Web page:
Glasgow has sent its kind condolences to the people of Manchester after the terrorist attack at the Ariana Grande concert.
The attack happened at 10.30 pm, near the foyer of the Manchester Arena and killed 22 people, including an eight year- old girl.
The responsibility of the action has taken the Islamic State terror group and the bombing is described as the worst terrorist attack in the UK since the deaths of 56 people in the 7/7 London bombings of 2005.
Councillor Susan Aitken, the Leader of Glasgow City Council, said: “This is an appalling and disgusting outrage. The people of the great city of Manchester are amongst Glasgow’s closest friends and I know every Glaswegian will join with me in sending our condolences and love to everyone who has been caught up in this attack.
“I have written this morning to Mayor Burnham offering him any support Glasgow can give.”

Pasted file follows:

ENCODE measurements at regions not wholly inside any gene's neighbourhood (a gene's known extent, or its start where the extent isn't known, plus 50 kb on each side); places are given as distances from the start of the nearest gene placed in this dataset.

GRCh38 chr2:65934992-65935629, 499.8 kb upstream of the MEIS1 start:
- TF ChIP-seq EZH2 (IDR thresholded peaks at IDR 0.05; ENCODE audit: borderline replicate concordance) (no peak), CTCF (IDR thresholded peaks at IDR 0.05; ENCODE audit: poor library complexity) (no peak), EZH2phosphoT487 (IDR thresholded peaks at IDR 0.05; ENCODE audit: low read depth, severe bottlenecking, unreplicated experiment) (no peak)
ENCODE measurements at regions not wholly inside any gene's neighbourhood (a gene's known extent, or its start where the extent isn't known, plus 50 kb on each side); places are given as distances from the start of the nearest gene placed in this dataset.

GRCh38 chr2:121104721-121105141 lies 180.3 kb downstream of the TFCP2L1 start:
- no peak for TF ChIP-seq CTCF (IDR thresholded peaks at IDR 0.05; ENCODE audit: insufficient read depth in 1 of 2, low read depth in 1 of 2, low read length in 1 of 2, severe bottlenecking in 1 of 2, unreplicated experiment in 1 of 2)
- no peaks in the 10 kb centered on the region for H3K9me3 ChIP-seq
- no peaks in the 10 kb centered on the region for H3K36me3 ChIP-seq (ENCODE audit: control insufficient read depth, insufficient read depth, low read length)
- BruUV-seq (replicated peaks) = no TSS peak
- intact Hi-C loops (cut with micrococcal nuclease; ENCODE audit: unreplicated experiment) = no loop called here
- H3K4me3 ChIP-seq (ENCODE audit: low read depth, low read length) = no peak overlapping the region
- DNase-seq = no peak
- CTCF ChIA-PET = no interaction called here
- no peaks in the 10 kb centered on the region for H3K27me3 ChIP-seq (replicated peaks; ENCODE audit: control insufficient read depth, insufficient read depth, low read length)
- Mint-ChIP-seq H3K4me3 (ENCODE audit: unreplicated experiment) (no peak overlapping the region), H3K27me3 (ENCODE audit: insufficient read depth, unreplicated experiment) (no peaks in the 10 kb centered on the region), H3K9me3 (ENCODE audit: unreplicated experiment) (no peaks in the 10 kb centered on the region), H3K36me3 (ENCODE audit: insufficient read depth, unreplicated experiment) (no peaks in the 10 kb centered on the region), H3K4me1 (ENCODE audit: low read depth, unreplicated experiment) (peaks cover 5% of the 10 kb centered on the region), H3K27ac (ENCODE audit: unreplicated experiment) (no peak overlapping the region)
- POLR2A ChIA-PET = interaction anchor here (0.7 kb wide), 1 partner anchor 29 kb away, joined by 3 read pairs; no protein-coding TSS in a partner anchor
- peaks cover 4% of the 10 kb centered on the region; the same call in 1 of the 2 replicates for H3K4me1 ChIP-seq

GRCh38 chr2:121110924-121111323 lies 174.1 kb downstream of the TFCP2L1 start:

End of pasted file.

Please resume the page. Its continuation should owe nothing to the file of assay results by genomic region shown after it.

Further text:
The council’s chief executive discussed yesterday the safety and security of Glasgow’s venues with Police Scotland. She has also meet the chief executives of Glasgow Life and the SEC as they start to consider the security implications for the city.
Councillor Aitken added: “However, Glasgow, like Manchester, is a city which loves live music. The purpose of this attack is to inspire fear. I will not be afraid, and we will not be afraid. I will continue to enjoy our vibrant live music scene and I know the people of Glasgow will feel exactly the same.”
Glasgow’s Lord Provost Councillor Eva Bolander said: “Last night the innocent were targeted in a senseless act of violence. Today Glasgow is united in grief with the people of Manchester. We know that like Glasgow, Manchester is a strong and resilient city and they will unite together against this horrific terror act. Our thoughts are with all the victims and their families.”
The Union flag has been flying over Glasgow’s City Chambers yesterday as a mark of respect to all affected by the tragic incident.